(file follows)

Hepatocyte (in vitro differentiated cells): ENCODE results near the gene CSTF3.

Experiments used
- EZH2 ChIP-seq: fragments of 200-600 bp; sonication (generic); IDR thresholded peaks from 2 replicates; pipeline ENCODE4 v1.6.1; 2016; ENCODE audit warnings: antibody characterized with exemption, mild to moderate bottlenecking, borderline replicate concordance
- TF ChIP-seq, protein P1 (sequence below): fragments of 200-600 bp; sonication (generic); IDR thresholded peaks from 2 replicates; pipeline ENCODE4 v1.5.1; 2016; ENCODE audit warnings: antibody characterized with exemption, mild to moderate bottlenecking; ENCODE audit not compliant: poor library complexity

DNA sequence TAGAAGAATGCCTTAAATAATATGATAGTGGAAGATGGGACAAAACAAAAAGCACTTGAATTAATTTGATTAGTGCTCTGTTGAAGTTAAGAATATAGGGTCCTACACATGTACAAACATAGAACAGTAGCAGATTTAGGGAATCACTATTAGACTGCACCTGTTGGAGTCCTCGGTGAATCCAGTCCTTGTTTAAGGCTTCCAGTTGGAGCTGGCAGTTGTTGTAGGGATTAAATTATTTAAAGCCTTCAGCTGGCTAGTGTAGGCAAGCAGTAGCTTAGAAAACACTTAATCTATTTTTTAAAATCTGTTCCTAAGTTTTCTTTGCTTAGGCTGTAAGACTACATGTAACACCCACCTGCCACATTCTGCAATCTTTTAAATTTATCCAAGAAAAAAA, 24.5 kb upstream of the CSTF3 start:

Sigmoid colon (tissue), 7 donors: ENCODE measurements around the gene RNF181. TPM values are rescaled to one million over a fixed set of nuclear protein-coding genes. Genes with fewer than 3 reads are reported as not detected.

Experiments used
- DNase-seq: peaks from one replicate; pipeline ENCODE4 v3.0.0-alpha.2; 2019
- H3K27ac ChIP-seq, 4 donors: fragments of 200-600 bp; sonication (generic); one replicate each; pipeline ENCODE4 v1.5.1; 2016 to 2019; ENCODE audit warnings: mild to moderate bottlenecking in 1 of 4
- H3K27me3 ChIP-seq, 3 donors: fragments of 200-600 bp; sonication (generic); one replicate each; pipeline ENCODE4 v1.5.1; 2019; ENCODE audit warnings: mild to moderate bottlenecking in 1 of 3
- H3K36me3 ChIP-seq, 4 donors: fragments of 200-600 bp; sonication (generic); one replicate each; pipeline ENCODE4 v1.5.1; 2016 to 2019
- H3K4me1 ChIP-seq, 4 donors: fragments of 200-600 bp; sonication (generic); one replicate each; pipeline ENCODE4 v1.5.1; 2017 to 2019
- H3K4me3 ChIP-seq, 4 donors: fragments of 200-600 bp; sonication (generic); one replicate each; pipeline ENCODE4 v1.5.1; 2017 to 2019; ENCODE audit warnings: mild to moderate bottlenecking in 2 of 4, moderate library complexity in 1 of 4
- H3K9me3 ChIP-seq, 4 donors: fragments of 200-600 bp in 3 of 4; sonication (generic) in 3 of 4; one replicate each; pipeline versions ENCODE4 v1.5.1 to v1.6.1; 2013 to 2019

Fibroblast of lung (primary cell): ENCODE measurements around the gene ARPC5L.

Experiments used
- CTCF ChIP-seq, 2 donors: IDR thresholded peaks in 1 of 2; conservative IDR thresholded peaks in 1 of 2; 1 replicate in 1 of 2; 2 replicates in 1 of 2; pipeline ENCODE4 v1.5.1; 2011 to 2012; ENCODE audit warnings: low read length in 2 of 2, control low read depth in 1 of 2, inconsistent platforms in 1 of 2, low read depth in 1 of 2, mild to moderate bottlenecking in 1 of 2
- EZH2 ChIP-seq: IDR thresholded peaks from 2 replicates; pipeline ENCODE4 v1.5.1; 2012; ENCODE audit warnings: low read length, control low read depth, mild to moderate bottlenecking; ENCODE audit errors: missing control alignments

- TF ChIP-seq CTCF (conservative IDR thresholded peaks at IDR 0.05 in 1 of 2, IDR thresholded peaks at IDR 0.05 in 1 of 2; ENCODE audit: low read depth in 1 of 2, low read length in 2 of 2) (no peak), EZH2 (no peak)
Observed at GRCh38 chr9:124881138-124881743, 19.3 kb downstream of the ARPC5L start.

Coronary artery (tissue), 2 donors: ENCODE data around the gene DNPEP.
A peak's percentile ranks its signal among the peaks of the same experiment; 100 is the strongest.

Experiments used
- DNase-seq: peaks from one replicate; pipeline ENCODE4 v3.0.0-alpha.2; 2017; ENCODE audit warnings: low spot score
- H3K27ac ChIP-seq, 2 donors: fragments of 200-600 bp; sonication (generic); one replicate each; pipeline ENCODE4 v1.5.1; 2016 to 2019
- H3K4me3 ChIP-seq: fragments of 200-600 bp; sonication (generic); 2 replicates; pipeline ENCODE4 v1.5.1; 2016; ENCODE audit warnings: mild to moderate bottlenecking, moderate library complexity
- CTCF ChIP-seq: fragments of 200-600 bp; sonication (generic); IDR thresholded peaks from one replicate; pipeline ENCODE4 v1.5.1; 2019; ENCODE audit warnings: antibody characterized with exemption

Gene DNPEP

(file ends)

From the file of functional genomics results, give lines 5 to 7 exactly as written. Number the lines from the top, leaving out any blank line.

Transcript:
DNA sequence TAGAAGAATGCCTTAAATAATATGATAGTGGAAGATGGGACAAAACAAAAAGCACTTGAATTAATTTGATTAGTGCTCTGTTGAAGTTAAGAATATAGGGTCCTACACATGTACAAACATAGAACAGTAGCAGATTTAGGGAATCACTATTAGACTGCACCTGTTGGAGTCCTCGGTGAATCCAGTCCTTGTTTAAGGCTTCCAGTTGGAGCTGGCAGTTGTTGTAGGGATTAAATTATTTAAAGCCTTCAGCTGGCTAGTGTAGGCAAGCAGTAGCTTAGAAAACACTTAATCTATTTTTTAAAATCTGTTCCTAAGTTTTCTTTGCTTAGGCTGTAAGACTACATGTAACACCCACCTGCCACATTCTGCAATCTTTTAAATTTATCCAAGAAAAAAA, 24.5 kb upstream of the CSTF3 start:

Sigmoid colon (tissue), 7 donors: ENCODE measurements around the gene RNF181. TPM values are rescaled to one million over a fixed set of nuclear protein-coding genes. Genes with fewer than 3 reads are reported as not detected.

Experiments used